By Geoffrey Smith
Investing.com -- More big U.S. retailers report earnings, fleshing out the messages sent on Tuesday by the retail sales report and Walmart (NYSE: WMT ). The European Central Bank may be eyeing a 50 basis point hike in its key rate in July, and the pound suffers after inflation hits a 40-year high - just as the U.K. appears on the verge of triggering a trade war with the EU. Oil prices push higher again after another strong inventory report, and JPMorgan's (NYSE: JPM ) shareholders think Jamie Dimon is quite rich enough, thank you very much. Here's what you need to know in financial markets on Wednesday, 18th May.
1. Retail earnings
A surprisingly strong retail sales report for April on Tuesday, coupled with a surprisingly weak quarterly update from Walmart , put a special focus on the barrage of earnings from the retail sector later.
Target (NYSE: TGT ) and TJX (NYSE: TJX ) will report before the open, and will all be scanned for corroboration of Walmart’s gloomy predictions. Lowe’s (NYSE: LOW ) has a higher bar to jump over, given that rival Home Depot 's (NYSE: HD ) report suggested that the home improvement boom still has some legs left despite signs that the housing market is cooling.
2. ECB expectations shift
The euro held above $1.05 as money markets raised their expectations for interest rate hikes from the ECB by year-end. Short-term interest rate futures now reflect expectations of 100 basis points of tightening from Frankfurt, after Dutch central banker Klaas Knot (a noted hawk) on Tuesday raised the possibility of a 50 basis points hike in July, the first time that any ECB policy-maker has said that.
Bank of Finland Governor Olli Rehn also said on Wednesday that the ECB should get its key rate above zero “relatively quickly”, adding that many ECB board members feel the same way.
The Eurozone’s CPI was revised down a touch to 7.4% in April, while the rate of inflation excluding food and energy was confirmed at 3.9%. The dangers of hiking into a sharp economic slowdown were, however, also on show, as car registrations in the EU fell 20.6% on the year in April. They’re down 14.4% year-to-date.
3. Stocks set for a breather after rally; JPMorgan shareholders reject Dimon pay package
U.S. stocks are set to open a little lower later, giving up some of the sharp gains made on Tuesday as Federal Reserve Chair Jerome Powell passed up a chance to get even more hawkish in response to the retail sales report.
In addition to the retailers, companies reporting earnings later include Analog Devices (NASDAQ: ADI ) and Experian (OTC: EXPGF ), while Cisco (NASDAQ: CSCO ) is the biggest company reporting after hours.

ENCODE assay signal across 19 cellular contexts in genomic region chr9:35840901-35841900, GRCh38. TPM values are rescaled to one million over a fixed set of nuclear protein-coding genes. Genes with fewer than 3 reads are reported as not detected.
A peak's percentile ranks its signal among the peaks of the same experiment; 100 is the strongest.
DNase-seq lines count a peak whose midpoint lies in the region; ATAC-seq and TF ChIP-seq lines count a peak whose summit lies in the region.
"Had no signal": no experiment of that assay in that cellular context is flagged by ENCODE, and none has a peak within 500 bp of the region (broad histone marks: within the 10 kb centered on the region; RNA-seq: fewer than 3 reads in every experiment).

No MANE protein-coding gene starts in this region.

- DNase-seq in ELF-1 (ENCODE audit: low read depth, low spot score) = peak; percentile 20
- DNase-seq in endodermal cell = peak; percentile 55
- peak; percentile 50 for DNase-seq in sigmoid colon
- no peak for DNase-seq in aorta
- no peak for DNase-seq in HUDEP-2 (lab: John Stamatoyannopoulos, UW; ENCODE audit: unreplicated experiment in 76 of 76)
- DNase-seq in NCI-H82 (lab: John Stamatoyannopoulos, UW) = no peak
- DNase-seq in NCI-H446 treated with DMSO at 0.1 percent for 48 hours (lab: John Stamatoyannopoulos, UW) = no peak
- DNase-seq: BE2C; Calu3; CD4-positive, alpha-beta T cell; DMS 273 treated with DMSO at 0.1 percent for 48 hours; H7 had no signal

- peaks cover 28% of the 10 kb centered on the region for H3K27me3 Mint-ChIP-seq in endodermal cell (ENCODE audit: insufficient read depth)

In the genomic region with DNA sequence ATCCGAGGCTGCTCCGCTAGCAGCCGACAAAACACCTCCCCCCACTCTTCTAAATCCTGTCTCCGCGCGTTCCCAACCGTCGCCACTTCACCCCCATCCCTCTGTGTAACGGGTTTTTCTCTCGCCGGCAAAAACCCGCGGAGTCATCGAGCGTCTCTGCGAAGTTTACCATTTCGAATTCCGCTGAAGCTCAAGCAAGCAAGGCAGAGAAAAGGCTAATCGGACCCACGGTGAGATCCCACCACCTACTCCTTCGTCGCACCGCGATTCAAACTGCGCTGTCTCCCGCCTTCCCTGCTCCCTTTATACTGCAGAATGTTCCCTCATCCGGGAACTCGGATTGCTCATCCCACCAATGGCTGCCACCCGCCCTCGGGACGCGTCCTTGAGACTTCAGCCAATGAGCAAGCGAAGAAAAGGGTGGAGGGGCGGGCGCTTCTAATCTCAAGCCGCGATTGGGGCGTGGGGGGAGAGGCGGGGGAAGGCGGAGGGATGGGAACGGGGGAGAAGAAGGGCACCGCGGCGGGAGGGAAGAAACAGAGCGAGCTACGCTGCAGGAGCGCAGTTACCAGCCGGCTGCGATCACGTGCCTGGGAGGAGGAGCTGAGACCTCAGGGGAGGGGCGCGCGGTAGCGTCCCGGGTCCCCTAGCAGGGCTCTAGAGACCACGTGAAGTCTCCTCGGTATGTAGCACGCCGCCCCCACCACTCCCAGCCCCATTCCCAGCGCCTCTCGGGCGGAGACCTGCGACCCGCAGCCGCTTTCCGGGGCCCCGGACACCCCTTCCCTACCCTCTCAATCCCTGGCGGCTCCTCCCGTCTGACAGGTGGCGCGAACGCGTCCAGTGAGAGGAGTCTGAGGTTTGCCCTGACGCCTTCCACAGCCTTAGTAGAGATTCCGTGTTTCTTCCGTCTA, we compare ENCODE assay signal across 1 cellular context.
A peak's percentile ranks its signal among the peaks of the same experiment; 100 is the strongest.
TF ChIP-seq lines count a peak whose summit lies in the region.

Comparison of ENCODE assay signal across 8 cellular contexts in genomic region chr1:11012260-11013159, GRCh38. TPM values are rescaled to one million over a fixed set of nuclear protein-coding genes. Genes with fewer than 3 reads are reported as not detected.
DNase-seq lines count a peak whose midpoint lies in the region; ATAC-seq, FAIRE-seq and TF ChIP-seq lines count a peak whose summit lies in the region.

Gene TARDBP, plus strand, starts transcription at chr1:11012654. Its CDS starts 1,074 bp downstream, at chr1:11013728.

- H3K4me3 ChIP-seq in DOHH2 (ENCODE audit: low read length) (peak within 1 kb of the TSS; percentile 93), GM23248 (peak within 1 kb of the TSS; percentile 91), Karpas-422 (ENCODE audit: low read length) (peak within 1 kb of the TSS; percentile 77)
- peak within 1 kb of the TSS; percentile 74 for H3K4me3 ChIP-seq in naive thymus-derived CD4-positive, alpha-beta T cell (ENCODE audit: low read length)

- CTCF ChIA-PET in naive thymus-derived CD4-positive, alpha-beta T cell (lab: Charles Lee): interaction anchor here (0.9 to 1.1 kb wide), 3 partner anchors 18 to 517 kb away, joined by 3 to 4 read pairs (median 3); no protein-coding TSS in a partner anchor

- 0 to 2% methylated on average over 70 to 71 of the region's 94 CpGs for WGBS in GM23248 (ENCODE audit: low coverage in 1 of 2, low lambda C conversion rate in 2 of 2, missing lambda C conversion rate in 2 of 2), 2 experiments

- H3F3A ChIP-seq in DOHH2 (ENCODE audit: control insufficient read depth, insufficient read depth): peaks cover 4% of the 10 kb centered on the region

Other stocks likely to be in focus are Twitter (NYSE: TWTR ) (again), after it said it intends to hold Elon Musk to his legal commitments regarding the leveraged buyout offer of $54.20 a share, and JPMorgan, after shareholders passed a non-binding motion rejecting CEO Jamie Dimon’s bumper pay package awarded last year.
4. Sterling struggles as U.K. inflation surges, Brexit fears revive
The pound struggled again as a 40-year high in inflation combined with revived fears of a trade war with the EU to cast further gloom over the U.K.’s economic outlook.
The leap in inflation to 9.0% was widely expected, due to a hike in VAT and regulated household energy bills. However, concern is mounting at the risk of the EU imposing tariffs on U.K. imports and restricting access to the single market for key services sectors – including finance, after the U.K. government formally announced its intention to make unilateral changes to protocols in the Brexit deal. The U.K. wants to scrap customs checks on goods going between mainland Britain and Northern Ireland.
By 6:30 AM ET, the pound was down 0.6% against the dollar at $1.2413.
5. Oil pushes higher after drop in API crude stocks
Crude oil prices rose again, after a surprisingly strong report from the American Petroleum Institute showing sustained strong oil demand despite record high prices for gasoline and diesel. The government’s data are due at 10:30 AM ET.
Geopolitical risks were also on the rise again after Libya’s parliament-elected Prime Minister decamped to the town of Sirte, having been chased out of the capital Tripoli by rival factions. That sets up the prospect of further disruptions to shipments from the key North African supplier – one not constrained by the OPEC+ quota agreement.
Comments by Treasury Secretary Janet Yellen suggesting that the EU impose tariffs on Russian oil rather than an embargo appear to have done little to ease market tightness.
Add Chart to Comment
We encourage you to use comments to engage with users, share your perspective and ask questions of authors and each other. However, in order to maintain the high level of discourse we’ve all come to value and expect, please keep the following criteria in mind:
- Enrich the conversation
- Stay focused and on track. Only post material that’s relevant to the topic being discussed.
- Be respectful. Even negative opinions can be framed positively and diplomatically.
- Use standard writing style. Include punctuation and upper and lower cases.
- NOTE: Spam and/or promotional messages and links within a comment will be removed
- Avoid profanity, slander or personal attacks directed at an author or another user.
- Don’t Monopolize the Conversation. We appreciate passion and conviction, but we also believe strongly in giving everyone a chance to air their thoughts. Therefore, in addition to civil interaction, we expect commenters to offer their opinions succinctly and thoughtfully, but not so repeatedly that others are annoyed or offended. If we receive complaints about individuals who take over a thread or forum, we reserve the right to ban them from the site, without recourse.
- Only English comments will be allowed.
Perpetrators of spam or abuse will be deleted from the site and prohibited from future registration at Investing.com’s discretion.